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UAE meddled in American political system: US intelligence report

US Secretary of State Antony Blinken meets with the UAE President Mohammed bin Zayed al-Nahyan (C) and his brother and Foreign Minister Sheikh Abdullah bin Zayed al-Nahyan (R) in Rabat, Morocco. (Via AFP)

A classified report by US intelligence officials details extensive efforts by the United Arab Emirates to manipulate the American political system, according to The Washington Post.

The report compiled by the National Intelligence Council, states that the UAE’s activities, for years, have included illegal and legal attempts to steer US foreign policy in ways favorable to the Arab autocracy, three people who read the report told the newspaper.

The UAE worked throughout multiple administrations to take advantage of vulnerabilities in the US government, including its reliance on campaign contributions, susceptibility to powerful lobbying firms and lax enforcement of disclosure laws intended to guard against interference by foreign governments, making it more closer to espionage, the people said.

It further stated that the UAE has spent over 154 million dollars since 2016 on lobbying and millions more on donations to US universities and think tanks, many of which create papers that support the Arab country's interests.

A US lawmaker said the large spending shows how foreign money can influence US democracy, saying it should serve as a wake-up call.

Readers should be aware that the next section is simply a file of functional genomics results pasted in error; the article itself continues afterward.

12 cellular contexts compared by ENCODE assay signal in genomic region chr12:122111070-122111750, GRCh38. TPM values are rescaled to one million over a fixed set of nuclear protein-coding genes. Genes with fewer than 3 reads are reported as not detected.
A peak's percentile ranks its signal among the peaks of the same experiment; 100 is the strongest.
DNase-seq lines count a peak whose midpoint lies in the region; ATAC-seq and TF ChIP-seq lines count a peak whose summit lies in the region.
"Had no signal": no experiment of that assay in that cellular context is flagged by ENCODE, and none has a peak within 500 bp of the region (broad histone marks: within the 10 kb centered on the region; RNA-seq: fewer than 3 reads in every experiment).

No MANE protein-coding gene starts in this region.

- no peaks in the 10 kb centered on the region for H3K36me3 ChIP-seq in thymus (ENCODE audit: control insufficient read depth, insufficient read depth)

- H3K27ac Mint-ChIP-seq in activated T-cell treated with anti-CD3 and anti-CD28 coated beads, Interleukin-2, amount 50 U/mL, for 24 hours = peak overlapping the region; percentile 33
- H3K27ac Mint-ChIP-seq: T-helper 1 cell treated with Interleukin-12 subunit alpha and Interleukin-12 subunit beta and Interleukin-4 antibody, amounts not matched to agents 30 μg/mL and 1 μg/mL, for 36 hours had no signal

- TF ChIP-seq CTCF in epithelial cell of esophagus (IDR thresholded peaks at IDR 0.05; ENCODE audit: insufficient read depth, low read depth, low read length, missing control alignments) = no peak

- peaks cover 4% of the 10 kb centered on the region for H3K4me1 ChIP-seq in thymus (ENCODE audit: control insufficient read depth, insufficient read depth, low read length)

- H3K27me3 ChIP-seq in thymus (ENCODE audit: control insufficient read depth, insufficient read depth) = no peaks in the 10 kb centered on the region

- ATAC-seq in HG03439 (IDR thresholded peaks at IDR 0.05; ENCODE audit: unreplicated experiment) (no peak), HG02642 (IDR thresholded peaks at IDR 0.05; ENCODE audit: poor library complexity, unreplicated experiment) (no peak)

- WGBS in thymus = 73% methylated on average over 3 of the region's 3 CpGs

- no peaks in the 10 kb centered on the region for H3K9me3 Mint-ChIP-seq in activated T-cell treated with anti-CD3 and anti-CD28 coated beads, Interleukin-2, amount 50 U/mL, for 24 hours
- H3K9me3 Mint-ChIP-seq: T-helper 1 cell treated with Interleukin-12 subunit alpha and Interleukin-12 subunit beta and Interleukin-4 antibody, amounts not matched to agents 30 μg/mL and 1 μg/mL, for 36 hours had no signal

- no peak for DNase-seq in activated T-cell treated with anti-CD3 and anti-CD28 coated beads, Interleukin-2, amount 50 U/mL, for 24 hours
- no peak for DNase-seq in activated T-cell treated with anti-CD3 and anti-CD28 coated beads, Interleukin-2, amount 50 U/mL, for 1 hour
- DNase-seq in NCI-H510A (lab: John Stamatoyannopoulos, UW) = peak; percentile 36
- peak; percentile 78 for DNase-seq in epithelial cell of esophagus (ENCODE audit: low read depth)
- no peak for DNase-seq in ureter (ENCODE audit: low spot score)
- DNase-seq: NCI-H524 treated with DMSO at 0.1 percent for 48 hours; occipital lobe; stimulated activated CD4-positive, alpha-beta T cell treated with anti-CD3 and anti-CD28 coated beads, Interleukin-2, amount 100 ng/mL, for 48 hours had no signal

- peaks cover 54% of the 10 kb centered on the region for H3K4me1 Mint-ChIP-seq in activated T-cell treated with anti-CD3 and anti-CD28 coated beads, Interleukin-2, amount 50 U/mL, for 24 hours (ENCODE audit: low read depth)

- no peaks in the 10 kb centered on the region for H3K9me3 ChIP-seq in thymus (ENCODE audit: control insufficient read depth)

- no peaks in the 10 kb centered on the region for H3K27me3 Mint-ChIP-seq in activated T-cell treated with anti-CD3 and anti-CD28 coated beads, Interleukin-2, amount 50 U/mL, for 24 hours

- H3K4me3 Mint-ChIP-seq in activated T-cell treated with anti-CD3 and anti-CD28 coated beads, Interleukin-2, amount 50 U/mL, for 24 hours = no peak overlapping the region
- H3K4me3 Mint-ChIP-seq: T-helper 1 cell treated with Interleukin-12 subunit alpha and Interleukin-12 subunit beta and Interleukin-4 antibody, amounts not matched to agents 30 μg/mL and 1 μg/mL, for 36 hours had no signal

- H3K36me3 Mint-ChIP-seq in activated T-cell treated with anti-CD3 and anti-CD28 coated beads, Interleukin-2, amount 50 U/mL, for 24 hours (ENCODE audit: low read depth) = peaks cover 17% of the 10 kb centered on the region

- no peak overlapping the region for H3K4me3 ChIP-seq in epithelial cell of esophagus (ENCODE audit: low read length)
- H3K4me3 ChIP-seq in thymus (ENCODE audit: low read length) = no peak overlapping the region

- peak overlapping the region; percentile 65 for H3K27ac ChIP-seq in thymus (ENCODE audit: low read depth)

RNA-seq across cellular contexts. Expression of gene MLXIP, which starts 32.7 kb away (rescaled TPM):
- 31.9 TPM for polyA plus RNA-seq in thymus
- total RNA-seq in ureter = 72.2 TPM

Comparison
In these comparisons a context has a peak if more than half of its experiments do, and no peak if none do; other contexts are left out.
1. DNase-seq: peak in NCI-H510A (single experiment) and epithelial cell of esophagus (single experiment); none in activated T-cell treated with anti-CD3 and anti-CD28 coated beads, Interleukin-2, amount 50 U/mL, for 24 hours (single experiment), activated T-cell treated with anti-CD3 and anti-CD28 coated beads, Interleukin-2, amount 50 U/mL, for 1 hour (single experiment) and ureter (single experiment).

“A very clear red line needs to be established against the UAE playing in American politics,” said the lawmaker. “I’m not convinced we’ve ever raised this with the Emiratis at a high level.”

There is no prohibition in the United States on lobbyists donating money to political campaigns.

“The US intelligence community generally stays clear of anything that could be interpreted as studying American domestic politics,” said Bruce Riedel, a senior fellow at the Brookings Institution who served on the National Intelligence Council in the 1990s.

“Doing something like this on a friendly power is also unique. It’s a sign that the US intelligence community is willing to take on new challenges,” he added.

Meanwhile, the UAE’s ambassador to Washington, Yousef al-Otaiba, said he is “proud of the UAE’s influence and good standing in the US.”

“It has been hard earned and well deserved. It is the product of decades of close UAE-US cooperation and effective diplomacy. It reflects common interests and shared values,” he said in a statement.

National security staff is aware of some of the activities that the report describes, but these operations have been able to be in effect because the federal government has not reformed foreign influence laws or provided more resources to the Justice Department, the newspaper reported.

Experts who spoke to the Post were surprised that the US government critically examined the activity of a close ally.

The UAE allegedly hired three former US intelligence and military officials to help the Arab nation survey “dissidents, politicians, journalists and US companies” by breaking into computers in the US and other countries.

The men admitted to giving the UAE advanced hacking technology in federal court last year. They gave up their security clearance and paid about $1.7 million to resolve criminal charges, but were not given prison time.

Earlier, Tom Barrack, an ally of former US president Donald Trump, was accused of conspiring with the UAE and providing inside information on the administration in a similar fashion. He was found not guilty last week.

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